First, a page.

Till Death … Do Your Part
By John Abdo
I’d wager my entire paycheck from last month that most of you are working extra hard to support your families. However, dissimilar to millions of other working people, inventors often reside in a deeper
level of commitment as they assume double-duty by
exerting energy to sustain their day jobs combined with
a higher degree of their passion focused on seeing their
inventions successfully enter the marketplace.
Manifesting the seen from the unseen. Turning an
intangible into a tangible. Growing a brainchild into
a fully matured, revenue-generating entity. Inventors
and their families are motivated by plenty of creative,
goal-motivated emotions as they strive to realize their
dreams. But nothing compares to the upsurge in apprehension during the process of negotiating an inventor’s
contractual agreement, especially if it’s the inventors’
There are numerous standard terms and clauses that
must be included in an inventor’s agreement — the payment section is one of them. In addition to the standard
verbiage, inserting specific “protection” clauses is also
important. Amongst a long list of other inclusions, it’s
often prudent to include atypical clauses that don’t protect the inventor as much as they protect their family, or
the beneficiaries of the inventors’ income.
As impersonal as this will sound, the phrase I’m referring to can be labeled a “death clause.” You or your attorney can call it whatever you decide. This is the clause
that automatically, and legally, justifies the transfer of
an inventor’s royalties to self-assigned beneficiaries upon
the inventor’s passing. God forbid that ever happen, but
without this clause, the inventor’s family (or assigned
recipient) can only moan and gripe as they won’t have a
legal leg to stand on. But unless there is specific language
in the agreement that outlines explicit instructions to
transfer payments, it (probably) won’t happen.
The beneficiary of the inventor’s royalties can be their own
will, trust or estate, a bank account
in which the royalties can be deposited directly into, or a spouse,
child or favorite relative to whom
royalty checks are assigned.
If this is your first time hearing about this, then don’t
get confused with the standard “force majeure” clause
that typically brings up the “act-of-God” subject. The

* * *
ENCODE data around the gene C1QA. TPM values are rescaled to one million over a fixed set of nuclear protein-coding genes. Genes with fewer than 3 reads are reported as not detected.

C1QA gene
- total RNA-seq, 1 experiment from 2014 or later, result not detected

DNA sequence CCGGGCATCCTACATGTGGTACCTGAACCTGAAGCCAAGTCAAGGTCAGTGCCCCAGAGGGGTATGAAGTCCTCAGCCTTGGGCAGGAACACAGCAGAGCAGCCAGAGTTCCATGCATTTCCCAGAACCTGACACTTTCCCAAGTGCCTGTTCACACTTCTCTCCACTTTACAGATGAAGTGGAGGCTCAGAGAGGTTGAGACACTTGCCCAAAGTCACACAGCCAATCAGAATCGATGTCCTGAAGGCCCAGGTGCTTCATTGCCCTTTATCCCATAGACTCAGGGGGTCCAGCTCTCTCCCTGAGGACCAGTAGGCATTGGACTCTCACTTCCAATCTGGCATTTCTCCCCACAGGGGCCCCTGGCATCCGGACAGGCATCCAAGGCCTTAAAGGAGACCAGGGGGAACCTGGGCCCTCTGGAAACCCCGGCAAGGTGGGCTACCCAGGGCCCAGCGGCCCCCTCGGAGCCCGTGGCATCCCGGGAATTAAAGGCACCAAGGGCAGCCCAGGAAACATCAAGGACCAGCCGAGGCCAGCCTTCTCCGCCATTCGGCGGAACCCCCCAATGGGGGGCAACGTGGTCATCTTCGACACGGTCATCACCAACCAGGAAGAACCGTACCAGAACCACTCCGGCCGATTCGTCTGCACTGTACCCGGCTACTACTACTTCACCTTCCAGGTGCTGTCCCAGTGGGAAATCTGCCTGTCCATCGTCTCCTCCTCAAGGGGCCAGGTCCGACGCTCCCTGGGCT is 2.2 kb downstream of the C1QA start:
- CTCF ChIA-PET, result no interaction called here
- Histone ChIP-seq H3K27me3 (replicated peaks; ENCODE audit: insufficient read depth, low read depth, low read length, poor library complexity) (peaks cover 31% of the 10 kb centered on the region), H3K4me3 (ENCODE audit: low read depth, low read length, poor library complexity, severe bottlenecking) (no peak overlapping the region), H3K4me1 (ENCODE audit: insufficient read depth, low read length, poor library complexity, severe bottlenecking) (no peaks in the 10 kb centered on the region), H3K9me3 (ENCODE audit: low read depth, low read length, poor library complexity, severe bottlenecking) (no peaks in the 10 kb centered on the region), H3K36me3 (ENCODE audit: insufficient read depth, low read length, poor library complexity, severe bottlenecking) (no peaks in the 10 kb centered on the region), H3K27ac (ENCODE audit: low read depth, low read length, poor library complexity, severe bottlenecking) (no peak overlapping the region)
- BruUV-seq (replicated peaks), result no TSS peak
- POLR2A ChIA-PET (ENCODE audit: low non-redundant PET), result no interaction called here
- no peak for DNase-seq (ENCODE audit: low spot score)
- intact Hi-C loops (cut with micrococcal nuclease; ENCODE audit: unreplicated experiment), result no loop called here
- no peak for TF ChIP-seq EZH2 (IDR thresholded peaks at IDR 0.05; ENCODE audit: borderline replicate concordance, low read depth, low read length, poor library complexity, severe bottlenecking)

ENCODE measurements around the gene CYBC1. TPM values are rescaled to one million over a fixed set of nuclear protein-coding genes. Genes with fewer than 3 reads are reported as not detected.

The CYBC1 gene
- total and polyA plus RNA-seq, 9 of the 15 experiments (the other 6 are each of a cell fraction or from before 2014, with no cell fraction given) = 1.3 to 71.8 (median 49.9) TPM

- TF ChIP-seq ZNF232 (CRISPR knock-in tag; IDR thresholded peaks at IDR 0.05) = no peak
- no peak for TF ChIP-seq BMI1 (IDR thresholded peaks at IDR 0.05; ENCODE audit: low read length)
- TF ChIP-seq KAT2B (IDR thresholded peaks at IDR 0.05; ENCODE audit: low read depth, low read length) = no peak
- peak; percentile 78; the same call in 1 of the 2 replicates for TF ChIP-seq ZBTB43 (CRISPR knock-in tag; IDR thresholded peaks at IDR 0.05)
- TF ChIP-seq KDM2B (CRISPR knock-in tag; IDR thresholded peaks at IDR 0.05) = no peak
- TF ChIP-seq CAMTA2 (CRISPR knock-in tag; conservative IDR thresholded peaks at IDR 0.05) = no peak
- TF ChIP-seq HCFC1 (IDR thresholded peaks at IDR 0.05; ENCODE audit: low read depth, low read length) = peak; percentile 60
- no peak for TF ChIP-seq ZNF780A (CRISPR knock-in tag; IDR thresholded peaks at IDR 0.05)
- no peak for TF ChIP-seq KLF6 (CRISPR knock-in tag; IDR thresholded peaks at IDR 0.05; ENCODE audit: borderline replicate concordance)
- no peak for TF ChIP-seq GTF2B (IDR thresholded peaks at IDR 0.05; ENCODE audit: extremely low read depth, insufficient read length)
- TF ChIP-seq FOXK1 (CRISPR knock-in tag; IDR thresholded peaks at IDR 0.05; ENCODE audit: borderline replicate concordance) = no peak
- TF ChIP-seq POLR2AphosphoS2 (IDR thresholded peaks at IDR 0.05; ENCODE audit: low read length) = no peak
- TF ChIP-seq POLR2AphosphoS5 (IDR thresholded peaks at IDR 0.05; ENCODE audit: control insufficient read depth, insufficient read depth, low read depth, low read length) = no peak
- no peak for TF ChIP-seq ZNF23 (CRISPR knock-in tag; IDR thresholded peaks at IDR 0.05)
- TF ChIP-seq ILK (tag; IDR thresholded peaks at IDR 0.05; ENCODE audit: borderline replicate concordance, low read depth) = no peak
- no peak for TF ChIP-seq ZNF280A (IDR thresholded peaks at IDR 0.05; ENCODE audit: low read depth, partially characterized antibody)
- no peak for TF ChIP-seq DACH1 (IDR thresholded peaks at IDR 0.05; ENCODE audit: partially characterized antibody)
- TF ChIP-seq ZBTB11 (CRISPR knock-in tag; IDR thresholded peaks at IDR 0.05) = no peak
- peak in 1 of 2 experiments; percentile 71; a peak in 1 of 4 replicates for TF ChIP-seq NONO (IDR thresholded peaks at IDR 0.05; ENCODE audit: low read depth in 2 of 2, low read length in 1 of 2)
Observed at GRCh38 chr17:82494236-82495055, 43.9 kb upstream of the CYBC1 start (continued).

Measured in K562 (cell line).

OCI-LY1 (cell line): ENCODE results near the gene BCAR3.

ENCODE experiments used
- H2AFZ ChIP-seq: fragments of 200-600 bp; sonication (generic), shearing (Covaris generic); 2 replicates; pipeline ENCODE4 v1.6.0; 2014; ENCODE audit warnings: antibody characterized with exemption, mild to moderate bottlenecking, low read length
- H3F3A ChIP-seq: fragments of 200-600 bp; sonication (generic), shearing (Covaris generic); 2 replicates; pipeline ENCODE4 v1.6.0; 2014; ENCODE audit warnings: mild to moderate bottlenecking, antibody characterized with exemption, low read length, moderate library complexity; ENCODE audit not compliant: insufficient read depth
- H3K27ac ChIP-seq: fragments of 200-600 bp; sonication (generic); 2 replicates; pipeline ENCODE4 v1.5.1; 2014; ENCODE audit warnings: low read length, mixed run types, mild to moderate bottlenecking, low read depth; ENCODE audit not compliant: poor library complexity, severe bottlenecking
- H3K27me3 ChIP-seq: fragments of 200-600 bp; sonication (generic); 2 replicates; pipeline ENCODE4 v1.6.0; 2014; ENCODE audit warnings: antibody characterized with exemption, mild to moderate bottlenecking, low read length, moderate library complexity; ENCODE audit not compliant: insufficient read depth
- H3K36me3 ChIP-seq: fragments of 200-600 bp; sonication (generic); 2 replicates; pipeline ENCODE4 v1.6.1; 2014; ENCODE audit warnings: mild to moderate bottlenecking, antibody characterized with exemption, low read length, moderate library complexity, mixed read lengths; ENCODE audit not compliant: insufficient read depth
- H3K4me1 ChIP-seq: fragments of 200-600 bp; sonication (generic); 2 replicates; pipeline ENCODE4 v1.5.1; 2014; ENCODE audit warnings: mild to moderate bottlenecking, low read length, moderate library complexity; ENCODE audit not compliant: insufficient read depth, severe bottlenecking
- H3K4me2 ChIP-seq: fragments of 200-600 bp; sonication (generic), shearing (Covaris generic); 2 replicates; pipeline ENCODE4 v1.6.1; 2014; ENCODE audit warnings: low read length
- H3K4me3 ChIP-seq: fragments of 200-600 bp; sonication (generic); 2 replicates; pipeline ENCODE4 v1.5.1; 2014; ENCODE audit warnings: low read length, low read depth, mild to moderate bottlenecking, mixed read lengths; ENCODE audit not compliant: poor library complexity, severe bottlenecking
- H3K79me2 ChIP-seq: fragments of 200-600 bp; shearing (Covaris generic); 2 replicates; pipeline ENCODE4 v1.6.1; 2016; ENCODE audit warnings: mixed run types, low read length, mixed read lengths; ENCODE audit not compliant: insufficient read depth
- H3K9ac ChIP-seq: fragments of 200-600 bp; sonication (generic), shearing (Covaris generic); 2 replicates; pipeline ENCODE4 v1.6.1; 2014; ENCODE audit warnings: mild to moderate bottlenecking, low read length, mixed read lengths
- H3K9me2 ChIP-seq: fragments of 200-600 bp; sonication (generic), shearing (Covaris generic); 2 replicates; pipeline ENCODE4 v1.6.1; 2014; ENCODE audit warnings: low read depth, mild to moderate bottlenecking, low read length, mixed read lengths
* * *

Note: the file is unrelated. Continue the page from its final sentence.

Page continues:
force majeure clause protects both parties — inventor
and company — from any breach or non-performance
should something out of everyone’s control occur, like a
hurricane, earthquake or an attack from alien invaders.
Here’s an example of a standard force majeure clause:
❯ Force Majeure. Neither party shall be in breach
of this agreement to the extent it is unable to
perform its agreed-upon duties due to any event
of “force majeure,” including, without limitation,
any fire, earthquake, epidemic, explosion, casualty, strike, war, riot, civil disturbance, act of God,
any state of national law, decree or ordinance, or
any executive or judicial order.
In addition to the force majeure section, the so-called
death clause can be inserted separately into the inventors’
agreement. Here’s an example of a death clause, listed
below as “Transfer of Payments,” a more suitable heading.
❯ Transfer of Payments. In the event that inventor becomes deceased and/or incapacitated, any/
all payments due to inventor, along with any/all
other entitlements listed in this agreement, will
automatically be issued to the inventors’ beneficiary as listed in the attached exhibit.
On a separate page that’s usually located at the end
of the agreement titled “Exhibit,” list the beneficiary
by name and title along with their mailing address and
other contact information, bank account and routing
Remember, if a death clause is not designated in an
agreement, the decision to handle forthcoming royalties
is left completely in the hands of the company, licensee
or partner whom the inventor has the arrangement with.
In such cases, most likely, the company, licensee or partner will select their legal position, and what’s considered
“legal” is what’s specifically written in the (authorized)
Disclaimer: Although skilled with intellectual property and contract construction and negotiations, the author of this article is not an attorney. Please
use your best judgment while conferring with licensed legal counsel before
making any contractual commitments.